While I enjoy hiking solo in the White Mountains in summer, there are a few trails that I won’t hike alone, in any season for that matter. The Huntington Ravine Trail is one of them. This trail, which climbs a cliff face on the east side of Mt Washington, is considered the hardest and most dangerous trail in the White Mountains of New Hampshire, which is quite a feat, since there are dozens of ass-puckering trails here that have similar billing.
My partner on this hike was Beth, trail-name Damselfly, who’s a tough-as-nails hiker, bushwhacker, and backpacker that I’d met on a winter bushwhack years before on Mt Kancamagus and who’d provided me with valuable route beta when I bushwhacked Scar Ridge. Like me, she’s on a mission to hike all of the trails in The White Mountain Guide. It’s a variant of section hiking, but local to the White Mountains, which has 608 trails that total 1440 miles in length.
We’ve both tried to climb the Huntington Ravine Trail in the past, but had multiple trips canceled due to bad weather when the wet rocks that form the trail are best avoided. Covered with ice and snow over half the year, when full-on technical ice climbing or rock climbing gear is required, there are only a few months of the year when the trail is passable by hikers, making it an elusive and difficult trail to ascend. Descent is not recommended during any part of the year, without climbing gear. See The White Mountain Guide for details.
However beautiful clear weather was forecast for the day of our hike. We got an early start, hiking up the Tuckerman Ravine Trail to the lower section of the Huntington Ravine Trail that leads to the base of the cliff face. We soon passed the avalanche rescue cache for ice climbers and took a food and water break in the shade at the bottom of The Fan, the rocky boulder field that forms the base of the cliff.
Beth led the climb after our break, scrambling between and over the boulders carefully, following the yellow blazed trail painted on the rocks. It was slow going, not your average hiking trail, but typical of the above treeline scrambles you find on Washington and the peaks in the Northern Presidential Range – Jefferson, Adams, and Madison.
So far so good. We were able to elude some lingering wet spots on the rock, but the trail became increasingly vertical as we climbed higher. We hugged the rock face closely keeping our center of gravity away from the open ledges, jamming our hands and feet into cracks and seams between the rocks for better purchase.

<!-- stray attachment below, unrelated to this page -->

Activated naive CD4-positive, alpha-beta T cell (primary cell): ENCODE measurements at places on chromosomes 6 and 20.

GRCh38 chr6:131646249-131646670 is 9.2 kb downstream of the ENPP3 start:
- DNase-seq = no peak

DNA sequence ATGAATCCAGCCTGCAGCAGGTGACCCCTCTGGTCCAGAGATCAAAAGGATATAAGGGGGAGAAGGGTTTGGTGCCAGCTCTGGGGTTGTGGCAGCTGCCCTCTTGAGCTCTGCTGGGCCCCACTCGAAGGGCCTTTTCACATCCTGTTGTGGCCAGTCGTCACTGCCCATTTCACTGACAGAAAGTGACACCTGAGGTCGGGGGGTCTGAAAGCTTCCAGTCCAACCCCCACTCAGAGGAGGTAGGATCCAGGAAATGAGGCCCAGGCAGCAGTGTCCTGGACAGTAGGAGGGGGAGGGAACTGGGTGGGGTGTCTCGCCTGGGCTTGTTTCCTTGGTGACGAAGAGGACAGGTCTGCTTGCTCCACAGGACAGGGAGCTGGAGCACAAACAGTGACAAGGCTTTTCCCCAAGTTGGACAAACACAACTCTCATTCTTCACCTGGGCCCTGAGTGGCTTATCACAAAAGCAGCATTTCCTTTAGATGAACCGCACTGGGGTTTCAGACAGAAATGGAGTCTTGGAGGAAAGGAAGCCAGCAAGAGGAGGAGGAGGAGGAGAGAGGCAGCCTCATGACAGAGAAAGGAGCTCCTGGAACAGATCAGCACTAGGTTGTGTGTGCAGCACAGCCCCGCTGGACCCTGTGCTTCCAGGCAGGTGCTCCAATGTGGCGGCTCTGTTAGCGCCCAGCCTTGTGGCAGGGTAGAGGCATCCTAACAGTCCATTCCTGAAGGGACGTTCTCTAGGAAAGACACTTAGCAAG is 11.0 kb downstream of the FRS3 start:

The Pinnacle, a huge tower of rock, loomed to our left. We saw no other hikers ahead or behind us during our ascent, just a pairs of rock climbers climbing the precipice.
I switched off with Beth when we reached a difficult chimney. I climbed up first and pulled her backpack up so she could climb it unencumbered. The top was in sight and we scrambled up an avalanche slide, coming to the huge cairn at the top of the cliff where the Huntington Ravine Trail meets the Alpine Garden Trail. We were on level ground again. We bumped fists and took a break, feeling great and energized for the next part of our journey.
Being tracers, we both had separate routes planned for the remainder of the day: I had trails to hike on Washington’s flanks that she’d hiked already and she had trails to hike that I’d already completed.
The weather started to deteriorate as soon as we’d topped out at the Alpine Trail, despite a sunny forecast, so typical of Mt Washington which has unpredictable weather. Cold fog soon enveloped us, turning to heavy cloud, with gusty 35 mph winds and dry lightning later in the afternoon.
Beth planned to hike down the Nelson Crag Trail and back to the Pinkham Notch Visitors Center, while I planned to hike up the Nelson Crag Trail to the Mt Washington summit, before looping around Washington on the Crawford Path, crossing the Bigelow Lawn, and hiking down Boot Spur and the Boot Spur Link to the floor of Tuckerman Ravine. We hiked the remaining, easy part of the Huntington Ravine Trail together (0.3 miles), and parted ways promising to meet up again soon. We’d made a good team.
I summited Washington, climbing over a section of the Cog Railroad and refueled on potato chips and cokes in the summit cafeteria. There was a mob of people on the summit that day, so I soon fled to the solitude of the Bigelow Lawn, a huge expense of alpine grass on the wide plain between Washington, Mt Monroe, and Boot Spur, one of Washington’s subsidiary peaks.
I really love the lawns on Washington and the Northern Presidentials. There’s something about the lines of rock cairns that stretch out across them to the horizon, that appeals to me.
I hiked across the lawn a few times, covering the trails I’d never hiked before including the Southside Trail which wraps around the south side of Washington’s summit cone, the Lawn Cutoff which connects the Boot Spur Trail to Tuckerman Junction at the top of Tuckerman Ravine, the Tuckerman Crossover Trail which links the Lakes of the Clouds Hut to Tuckerman Junction, and the Camel Trail which links Lakes to the Davis Path.
By 4 pm, the sky had turned ominous looking and a strong breeze had started blowing cold fog across the lawn. I felt a few drops and hoped I’d get down below treeline before it started to rain or thunder.
I hiked over the summit of Boot Spur and started to climb down the northwest side towards Pinkham Notch, planning to hike down a steep side trail called the Boot Spur Link which leads to the base of Tuckerman Ravine at the Hermit Lake Shelters.
I’d been warned that the Boot Spur Link Trail was steep, but it provided a very fast escape route below treeline. Just as I reached its bottom, I saw a few flashes of lightning over nearby Tuckerman Ravine, a good time to be down on the ravine floor surrounded by tall trees. I was soon on the path back down to the Pinkham Notch Visitors Center and on my way in search of a pizza to refuel and savor the accomplishments of the day.